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In fact, the entire tablet was designed in-house by Microsoft's teams, and if you believe what was said in the presentation yesterday, design and functionality in hardware has suddenly become a big deal in Redmond.
That's a big shift, and it's an important one. The announcement of the Surface shows that Microsoft is ready to make a break with its history — a history of hardware partnerships which relied on companies like Dell, HP, or Acer to actually bring its products to market.
That may burn partners in the short term, but it could also give Microsoft something it desperately needs: a clear story.
It's a thoughtful post, with genuine enthusiasm for the idea and some doubt over whether Microsoft can pull it off.
But the Surface announcement raises as many question as it answers. And though it’s pretty clear that Apple and its iPad are the target of this product, Microsoft is taking a decidedly non-Apple approach to its design and creation.
Virtually everything about the Surface tablet is bizarre, even its name, which was previously used for a lumbering series of smart tables—yes, tables, not tablets—that have been unceremoniously recast as PixelSense. But what many on-site reports from the day of the launch didn’t care to mention is perhaps the most bizarre bit of all: The Surface tablet doesn’t even exist. It’s vaporware.
The devices that Microsoft showed off earlier this week weren’t real; they were simply prototypes. And anyone claiming to have gotten “hands-on” time with a Surface tablet was exaggerating, at best: No one was allowed to touch a working prototype, so those typing videos occurred on dead pieces of hardware without a working screen.
It's worth noting Thurrott skipped the announcement, so his reaction is based on secondhand accounts and viewing the video of the announcement. It's mostly a list of questions, interspersed with some sharp jabs. Given his generally pro-Microsoft leanings, it's curiously dismissive.
One factual correction: The machines shown at the Monday event were not prototypes. Microsoft's engineers probably built and tested hundreds of prototypes over the past three years as they refined the technologies in Surface. What Microsoft showed off on Monday represents the results of all those tests from all those prototypes. The Surface designs we saw are identical to the final product that will ship later this year. It might be more accurate to call them engineering samples.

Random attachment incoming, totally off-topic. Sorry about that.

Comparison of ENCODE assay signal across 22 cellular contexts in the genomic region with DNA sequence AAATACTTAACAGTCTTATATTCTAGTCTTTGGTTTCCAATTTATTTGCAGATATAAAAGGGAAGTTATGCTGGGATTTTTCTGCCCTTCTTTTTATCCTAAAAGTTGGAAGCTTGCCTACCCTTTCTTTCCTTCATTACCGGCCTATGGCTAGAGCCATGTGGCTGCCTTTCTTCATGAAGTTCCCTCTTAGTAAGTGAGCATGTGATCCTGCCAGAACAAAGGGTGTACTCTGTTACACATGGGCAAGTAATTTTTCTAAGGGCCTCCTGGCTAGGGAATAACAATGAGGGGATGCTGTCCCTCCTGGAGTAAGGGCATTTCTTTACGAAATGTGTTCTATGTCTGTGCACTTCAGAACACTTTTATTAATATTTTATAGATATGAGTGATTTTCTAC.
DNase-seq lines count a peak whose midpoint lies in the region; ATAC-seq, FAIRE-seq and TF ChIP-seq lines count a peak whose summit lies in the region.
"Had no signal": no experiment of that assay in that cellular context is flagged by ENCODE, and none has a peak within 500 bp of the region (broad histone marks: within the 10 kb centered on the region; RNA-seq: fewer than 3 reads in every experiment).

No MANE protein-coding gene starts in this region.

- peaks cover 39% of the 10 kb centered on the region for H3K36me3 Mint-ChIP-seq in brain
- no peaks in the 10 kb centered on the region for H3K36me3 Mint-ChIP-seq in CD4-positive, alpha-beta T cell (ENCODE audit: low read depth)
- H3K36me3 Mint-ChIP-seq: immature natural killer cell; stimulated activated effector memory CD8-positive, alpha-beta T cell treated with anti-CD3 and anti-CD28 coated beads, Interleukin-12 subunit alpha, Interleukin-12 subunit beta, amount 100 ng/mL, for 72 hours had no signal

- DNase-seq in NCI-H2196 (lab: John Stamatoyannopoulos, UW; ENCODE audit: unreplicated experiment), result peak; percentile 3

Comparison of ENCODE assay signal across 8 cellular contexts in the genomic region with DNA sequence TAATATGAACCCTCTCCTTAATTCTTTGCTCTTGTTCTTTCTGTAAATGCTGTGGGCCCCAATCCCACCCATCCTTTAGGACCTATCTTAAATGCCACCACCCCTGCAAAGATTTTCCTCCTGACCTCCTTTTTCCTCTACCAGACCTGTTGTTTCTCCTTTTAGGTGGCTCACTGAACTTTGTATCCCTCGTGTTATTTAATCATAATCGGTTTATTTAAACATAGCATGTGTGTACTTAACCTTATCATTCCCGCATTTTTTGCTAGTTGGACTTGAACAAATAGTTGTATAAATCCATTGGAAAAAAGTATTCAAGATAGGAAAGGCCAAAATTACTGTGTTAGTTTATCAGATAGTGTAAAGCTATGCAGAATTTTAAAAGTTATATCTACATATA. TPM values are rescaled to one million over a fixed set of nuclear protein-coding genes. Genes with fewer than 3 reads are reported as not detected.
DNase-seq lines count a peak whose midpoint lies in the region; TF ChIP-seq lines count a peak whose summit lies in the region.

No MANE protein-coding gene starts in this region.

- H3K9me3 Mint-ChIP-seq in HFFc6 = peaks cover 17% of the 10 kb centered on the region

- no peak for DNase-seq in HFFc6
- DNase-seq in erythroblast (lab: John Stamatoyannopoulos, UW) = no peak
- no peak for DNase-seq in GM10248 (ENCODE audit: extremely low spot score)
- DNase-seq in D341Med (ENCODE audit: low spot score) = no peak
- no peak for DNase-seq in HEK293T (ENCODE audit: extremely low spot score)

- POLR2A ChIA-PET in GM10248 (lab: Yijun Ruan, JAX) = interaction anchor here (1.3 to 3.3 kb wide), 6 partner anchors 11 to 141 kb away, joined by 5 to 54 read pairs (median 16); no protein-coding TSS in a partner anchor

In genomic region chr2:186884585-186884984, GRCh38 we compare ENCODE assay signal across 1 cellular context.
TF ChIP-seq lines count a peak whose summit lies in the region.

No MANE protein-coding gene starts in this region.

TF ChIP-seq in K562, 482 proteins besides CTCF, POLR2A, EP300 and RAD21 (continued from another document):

This is a perceptive column from an experienced Microsoft watcher:
Let’s be clear, though: Microsoft making hardware is not a natural action. It’s what the company does in times of desperation. With the release of Windows 8 looming, Microsoft was indeed desperate for a hardware company to do something to blunt Apple’s runaway tablet machine. The Surface tablet represents an indictment of the entire PC and device industry, which has stood by for a couple of years trying to mimic Apple with a parade of hapless, copycat products.
Rather than complaining, PC makers ought to take note of what Microsoft has produced. It has one tablet—a 9 mm thick, 1.5 pounder—that will run on low-power ARM chips and arrive around October. The black device has beautiful, beveled edges; its shell is made of what Microsoft calls vapor-deposited magnesium, or VaporMg. (Brushed aluminum is so last year, Apple.) It also has a built-in kickstand. Best of all, the device comes with a cover that locks firmly in place, unlike Apple’s flimsy iPad protector, and which functions as a proper keyboard. Both the kickstand and cover-cum-keyboard seem such obvious ideas now that we’ve seen them, yet the great army of PC makers failed to think up anything so clever over the past two years.
More than any other observer, Vance really captures the tone of the event, with details about the human participants that are lacking in the more gear-focused tech press.